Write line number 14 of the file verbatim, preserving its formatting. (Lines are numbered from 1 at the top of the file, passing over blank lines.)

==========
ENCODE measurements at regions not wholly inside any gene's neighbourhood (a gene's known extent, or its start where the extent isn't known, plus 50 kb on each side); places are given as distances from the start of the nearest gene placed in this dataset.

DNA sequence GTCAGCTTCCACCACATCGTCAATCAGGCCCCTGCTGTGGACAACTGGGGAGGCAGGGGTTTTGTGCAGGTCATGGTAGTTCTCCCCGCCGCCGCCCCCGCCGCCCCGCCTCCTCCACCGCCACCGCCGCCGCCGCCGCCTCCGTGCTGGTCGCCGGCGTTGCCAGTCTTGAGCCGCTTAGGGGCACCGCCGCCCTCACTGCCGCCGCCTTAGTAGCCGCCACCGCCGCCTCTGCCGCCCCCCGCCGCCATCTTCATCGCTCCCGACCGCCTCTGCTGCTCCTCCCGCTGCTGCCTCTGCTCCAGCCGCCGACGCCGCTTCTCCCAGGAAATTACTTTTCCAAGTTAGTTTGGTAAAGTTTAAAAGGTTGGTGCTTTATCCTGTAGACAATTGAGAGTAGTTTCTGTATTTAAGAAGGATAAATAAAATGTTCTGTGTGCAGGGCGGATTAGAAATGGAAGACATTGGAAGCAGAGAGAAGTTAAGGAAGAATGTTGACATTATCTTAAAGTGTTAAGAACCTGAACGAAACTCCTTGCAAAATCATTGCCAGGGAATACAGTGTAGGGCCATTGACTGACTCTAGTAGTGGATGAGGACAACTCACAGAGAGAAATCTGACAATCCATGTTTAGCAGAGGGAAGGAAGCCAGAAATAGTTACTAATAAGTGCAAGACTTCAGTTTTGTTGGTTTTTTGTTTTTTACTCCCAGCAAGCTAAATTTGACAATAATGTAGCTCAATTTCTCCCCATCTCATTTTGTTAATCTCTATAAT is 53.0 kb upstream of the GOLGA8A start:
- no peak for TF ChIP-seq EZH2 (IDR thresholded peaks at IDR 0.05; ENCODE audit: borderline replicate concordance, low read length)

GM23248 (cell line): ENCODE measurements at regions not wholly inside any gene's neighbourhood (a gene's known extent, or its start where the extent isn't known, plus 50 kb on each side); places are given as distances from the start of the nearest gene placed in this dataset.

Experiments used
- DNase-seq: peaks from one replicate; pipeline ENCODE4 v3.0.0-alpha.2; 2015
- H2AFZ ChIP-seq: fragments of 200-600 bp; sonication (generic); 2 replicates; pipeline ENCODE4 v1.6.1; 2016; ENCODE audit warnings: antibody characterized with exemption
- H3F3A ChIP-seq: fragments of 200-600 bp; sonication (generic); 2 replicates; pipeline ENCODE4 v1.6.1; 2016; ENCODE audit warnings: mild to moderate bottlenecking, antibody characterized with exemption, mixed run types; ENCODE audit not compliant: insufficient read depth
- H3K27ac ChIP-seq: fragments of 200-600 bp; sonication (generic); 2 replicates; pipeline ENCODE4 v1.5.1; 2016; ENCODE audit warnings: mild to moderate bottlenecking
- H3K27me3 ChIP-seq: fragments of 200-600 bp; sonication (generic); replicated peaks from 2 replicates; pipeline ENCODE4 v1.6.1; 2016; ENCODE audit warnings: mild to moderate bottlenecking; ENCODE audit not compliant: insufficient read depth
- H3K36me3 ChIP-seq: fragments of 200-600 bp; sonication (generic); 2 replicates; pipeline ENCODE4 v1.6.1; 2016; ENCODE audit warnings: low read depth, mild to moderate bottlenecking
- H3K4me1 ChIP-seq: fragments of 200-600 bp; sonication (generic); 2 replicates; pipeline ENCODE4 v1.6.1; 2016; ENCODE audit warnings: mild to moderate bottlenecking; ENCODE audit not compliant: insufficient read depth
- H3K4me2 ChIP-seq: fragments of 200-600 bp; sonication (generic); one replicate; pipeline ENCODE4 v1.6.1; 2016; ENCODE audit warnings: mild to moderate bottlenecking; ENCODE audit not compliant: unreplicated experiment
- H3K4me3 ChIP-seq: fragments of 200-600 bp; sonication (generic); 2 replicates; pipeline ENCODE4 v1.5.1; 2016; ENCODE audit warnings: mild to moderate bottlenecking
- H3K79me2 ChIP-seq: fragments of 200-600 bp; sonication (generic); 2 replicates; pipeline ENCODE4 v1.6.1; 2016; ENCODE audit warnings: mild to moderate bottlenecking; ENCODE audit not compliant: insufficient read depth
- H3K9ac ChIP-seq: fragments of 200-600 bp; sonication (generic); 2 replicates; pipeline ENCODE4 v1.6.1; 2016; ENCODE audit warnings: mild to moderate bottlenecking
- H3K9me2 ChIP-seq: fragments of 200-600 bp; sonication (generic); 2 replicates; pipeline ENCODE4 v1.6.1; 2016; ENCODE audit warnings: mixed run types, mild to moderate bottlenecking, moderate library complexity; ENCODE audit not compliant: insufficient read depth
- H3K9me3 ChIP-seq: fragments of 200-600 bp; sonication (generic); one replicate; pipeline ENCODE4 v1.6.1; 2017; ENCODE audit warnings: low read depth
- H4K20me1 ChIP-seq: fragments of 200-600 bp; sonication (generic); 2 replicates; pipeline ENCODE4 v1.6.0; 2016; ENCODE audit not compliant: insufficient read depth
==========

- H3K4me3 ChIP-seq: fragments of 200-600 bp; sonication (generic); 2 replicates; pipeline ENCODE4 v1.5.1; 2016; ENCODE audit warnings: mild to moderate bottlenecking